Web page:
Climate & Energy

CEMEX aims to be a positive force wherever we undertake our work. Our philosophy is to continuously improve our sustainability, engage with people inside and outside the business, investing in sustainable initiatives and charities throughout the globe. Our products’ biggest contribution is in the in-use phase. Whether as foundations for wind power plants, durable pavements, which reduce rolling resistance, or elements for energy-efficient, longlasting, and resilient buildings, cement and concrete are irreplaceable building blocks for transitioning society into a low-carbon, sustainable future. Over the full life cycle of a building or structure our products often offer a lower carbon footprint than other materials, and we continue developing innovative solutions that offer enhanced sustainability characteristics.

At CEMEX, we pride ourselves on building a better future, and climate action is essential for the achievement of that future. Concrete is the most consumed man-made material on earth and a key enabler of cities and communities’ growth. We are committed to enhancing the sustainable attributes of our building solutions in order to contribute to modern life while addressing climate change and other global challenges. Our 2030 CO2 reduction target and 2050 carbon neutrality ambition reflect this aspiration and the implied efforts are linked to priority SDGs 9, 11, 13, and 15.

Climate action has been for decades a priority for CEMEX, and our efforts to date have resulted in significant progress. Our resolve is to go further, which is why we’ve made the consideration of carbon emissions reduction an integral part of everything we do. We support the urgency of collective action to achieve compliance with the Paris Agreement commitments and the fulfilment of the United Nations Sustainable Development Goals on climate action.


In 2020, CEMEX successfully closed an amendment to the Facilities Agreement that incorporated sustainability- linked metrics, including reduction of net CO2 emissions, clean electricity consumption, quarry biodiversity conservation, water management, and clinker factor. This Facilities Agreement became the largest Sustainability-Linked Loan to date in Latin America and the emerging markets and one of the largest in the world, incorporating rigorous key performance indicators in about US$3.2 billion of commitments.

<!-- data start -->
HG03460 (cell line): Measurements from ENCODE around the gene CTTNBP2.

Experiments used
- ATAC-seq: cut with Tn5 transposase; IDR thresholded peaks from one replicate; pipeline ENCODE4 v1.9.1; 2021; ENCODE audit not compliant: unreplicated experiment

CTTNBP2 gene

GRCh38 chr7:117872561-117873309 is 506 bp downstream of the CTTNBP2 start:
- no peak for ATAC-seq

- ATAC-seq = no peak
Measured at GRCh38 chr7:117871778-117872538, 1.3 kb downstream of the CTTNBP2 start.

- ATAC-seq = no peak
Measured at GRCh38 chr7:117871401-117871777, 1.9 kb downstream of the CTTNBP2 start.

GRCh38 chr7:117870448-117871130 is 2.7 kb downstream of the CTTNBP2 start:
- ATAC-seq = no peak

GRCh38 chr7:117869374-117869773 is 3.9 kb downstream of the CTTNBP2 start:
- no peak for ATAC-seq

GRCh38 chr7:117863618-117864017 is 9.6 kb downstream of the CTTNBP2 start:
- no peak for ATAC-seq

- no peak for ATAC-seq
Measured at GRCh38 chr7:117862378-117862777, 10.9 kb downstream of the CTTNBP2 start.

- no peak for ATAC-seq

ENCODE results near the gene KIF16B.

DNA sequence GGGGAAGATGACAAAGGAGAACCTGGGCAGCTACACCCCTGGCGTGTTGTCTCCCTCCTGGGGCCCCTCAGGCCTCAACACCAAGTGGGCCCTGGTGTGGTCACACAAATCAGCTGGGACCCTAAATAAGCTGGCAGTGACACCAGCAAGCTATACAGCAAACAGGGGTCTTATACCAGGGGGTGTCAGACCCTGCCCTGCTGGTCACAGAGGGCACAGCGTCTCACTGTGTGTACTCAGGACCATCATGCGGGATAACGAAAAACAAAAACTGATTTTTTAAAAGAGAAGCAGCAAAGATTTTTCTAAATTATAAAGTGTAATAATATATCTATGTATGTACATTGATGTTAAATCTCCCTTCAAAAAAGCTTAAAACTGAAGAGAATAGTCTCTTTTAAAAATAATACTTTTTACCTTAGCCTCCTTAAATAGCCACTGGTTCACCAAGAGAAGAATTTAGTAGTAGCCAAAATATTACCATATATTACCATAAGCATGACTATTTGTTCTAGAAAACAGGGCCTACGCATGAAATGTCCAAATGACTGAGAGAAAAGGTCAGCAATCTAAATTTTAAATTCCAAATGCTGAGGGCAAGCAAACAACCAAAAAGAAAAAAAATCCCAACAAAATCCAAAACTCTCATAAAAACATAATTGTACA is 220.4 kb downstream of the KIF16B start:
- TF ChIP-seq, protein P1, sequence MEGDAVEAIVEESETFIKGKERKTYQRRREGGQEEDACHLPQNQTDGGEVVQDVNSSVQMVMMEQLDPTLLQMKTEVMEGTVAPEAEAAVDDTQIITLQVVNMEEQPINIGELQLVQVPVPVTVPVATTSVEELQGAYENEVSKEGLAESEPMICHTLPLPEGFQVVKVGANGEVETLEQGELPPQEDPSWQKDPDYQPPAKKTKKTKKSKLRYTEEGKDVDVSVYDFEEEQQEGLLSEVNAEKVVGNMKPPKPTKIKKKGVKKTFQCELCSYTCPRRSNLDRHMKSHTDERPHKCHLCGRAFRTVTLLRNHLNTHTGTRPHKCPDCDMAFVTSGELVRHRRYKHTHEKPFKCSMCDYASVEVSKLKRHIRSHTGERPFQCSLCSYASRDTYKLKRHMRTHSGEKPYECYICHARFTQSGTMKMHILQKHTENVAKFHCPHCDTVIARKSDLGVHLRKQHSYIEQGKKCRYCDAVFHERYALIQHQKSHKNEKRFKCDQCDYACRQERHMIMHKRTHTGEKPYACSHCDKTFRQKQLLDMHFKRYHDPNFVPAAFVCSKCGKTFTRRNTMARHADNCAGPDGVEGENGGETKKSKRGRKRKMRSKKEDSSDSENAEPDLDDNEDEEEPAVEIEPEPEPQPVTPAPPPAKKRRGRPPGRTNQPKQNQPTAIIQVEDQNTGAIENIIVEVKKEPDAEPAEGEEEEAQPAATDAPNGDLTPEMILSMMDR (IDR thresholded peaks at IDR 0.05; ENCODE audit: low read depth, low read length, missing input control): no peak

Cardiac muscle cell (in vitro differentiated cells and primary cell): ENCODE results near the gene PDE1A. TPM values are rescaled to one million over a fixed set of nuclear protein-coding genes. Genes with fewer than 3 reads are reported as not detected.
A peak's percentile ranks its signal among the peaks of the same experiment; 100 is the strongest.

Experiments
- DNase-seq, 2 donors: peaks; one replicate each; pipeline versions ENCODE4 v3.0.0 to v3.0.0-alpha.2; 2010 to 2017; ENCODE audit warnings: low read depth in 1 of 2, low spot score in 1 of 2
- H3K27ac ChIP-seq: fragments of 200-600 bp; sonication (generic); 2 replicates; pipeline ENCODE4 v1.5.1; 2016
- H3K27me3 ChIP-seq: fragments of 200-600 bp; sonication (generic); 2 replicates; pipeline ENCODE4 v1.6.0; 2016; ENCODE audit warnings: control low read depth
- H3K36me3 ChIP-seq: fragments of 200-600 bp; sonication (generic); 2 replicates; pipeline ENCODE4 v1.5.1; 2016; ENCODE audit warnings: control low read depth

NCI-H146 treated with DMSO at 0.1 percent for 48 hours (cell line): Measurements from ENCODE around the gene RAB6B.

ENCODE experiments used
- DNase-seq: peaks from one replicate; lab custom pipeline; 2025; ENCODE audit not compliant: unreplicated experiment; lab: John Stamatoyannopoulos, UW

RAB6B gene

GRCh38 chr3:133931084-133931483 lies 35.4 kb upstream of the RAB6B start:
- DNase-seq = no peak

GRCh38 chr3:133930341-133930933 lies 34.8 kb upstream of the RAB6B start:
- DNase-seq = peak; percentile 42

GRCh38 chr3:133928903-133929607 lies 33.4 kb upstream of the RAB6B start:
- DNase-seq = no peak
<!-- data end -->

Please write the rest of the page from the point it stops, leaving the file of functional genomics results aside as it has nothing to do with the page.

EU Emissions Trading System (ETS)

We believe that a fair and effective EU Emissions Trading System (ETS) should build on the following principles:

Promote material neutrality by avoiding sector-discriminatory proposals
Promote the use of waste and biomass as alternative fuels
Ensure an EU level playing-field compensation for electricity-intensive industries impacted by indirect carbon costs
Promote dynamic allocation of allowances based on real-time data, and avoid political interference in the Market Stability Reserve to improve predictability for industries and prevent misallocation
Recognise material’s trade intensity being at further disaggregated level, and use the PRODCOM rather than the NACE classification.

In our industry, the material traded most is clinker (PRODCOM not cement (NACE 23.51).

Ensure the recognition of process emissions, and therefore provide the cement sector with free allocations covering 100% of its benchmark to counter the risk of carbon leakage.

Carbon Capture Use and Storage